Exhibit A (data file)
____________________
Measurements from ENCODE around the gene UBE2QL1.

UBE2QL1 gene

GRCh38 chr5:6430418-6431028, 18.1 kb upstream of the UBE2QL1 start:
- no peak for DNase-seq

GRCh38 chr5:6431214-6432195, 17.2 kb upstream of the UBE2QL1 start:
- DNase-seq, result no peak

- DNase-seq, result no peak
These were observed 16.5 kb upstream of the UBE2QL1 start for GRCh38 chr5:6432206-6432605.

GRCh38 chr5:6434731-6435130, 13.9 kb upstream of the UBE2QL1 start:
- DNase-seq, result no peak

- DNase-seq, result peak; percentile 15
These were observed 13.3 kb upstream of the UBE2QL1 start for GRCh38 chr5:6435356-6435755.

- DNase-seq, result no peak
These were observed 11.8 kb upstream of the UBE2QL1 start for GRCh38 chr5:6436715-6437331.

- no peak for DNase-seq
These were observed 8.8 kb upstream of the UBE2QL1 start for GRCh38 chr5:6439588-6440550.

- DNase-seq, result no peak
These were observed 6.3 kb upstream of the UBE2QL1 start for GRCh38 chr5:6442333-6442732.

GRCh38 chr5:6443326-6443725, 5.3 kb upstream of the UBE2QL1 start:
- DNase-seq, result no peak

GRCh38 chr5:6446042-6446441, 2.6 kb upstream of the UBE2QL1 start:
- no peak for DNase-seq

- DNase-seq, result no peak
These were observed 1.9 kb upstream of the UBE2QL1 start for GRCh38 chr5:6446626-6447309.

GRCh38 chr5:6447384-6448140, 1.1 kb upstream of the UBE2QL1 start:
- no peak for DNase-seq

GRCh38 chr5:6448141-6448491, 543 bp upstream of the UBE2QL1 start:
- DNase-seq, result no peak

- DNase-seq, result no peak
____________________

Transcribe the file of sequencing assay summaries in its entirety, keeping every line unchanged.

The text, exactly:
Measurements from ENCODE around the gene UBE2QL1.

UBE2QL1 gene

GRCh38 chr5:6430418-6431028, 18.1 kb upstream of the UBE2QL1 start:
- no peak for DNase-seq

GRCh38 chr5:6431214-6432195, 17.2 kb upstream of the UBE2QL1 start:
- DNase-seq, result no peak

- DNase-seq, result no peak
These were observed 16.5 kb upstream of the UBE2QL1 start for GRCh38 chr5:6432206-6432605.

GRCh38 chr5:6434731-6435130, 13.9 kb upstream of the UBE2QL1 start:
- DNase-seq, result no peak

- DNase-seq, result peak; percentile 15
These were observed 13.3 kb upstream of the UBE2QL1 start for GRCh38 chr5:6435356-6435755.

- DNase-seq, result no peak
These were observed 11.8 kb upstream of the UBE2QL1 start for GRCh38 chr5:6436715-6437331.

- no peak for DNase-seq
These were observed 8.8 kb upstream of the UBE2QL1 start for GRCh38 chr5:6439588-6440550.

- DNase-seq, result no peak
These were observed 6.3 kb upstream of the UBE2QL1 start for GRCh38 chr5:6442333-6442732.

GRCh38 chr5:6443326-6443725, 5.3 kb upstream of the UBE2QL1 start:
- DNase-seq, result no peak

GRCh38 chr5:6446042-6446441, 2.6 kb upstream of the UBE2QL1 start:
- no peak for DNase-seq

- DNase-seq, result no peak
These were observed 1.9 kb upstream of the UBE2QL1 start for GRCh38 chr5:6446626-6447309.

GRCh38 chr5:6447384-6448140, 1.1 kb upstream of the UBE2QL1 start:
- no peak for DNase-seq

GRCh38 chr5:6448141-6448491, 543 bp upstream of the UBE2QL1 start:
- DNase-seq, result no peak

- DNase-seq, result no peak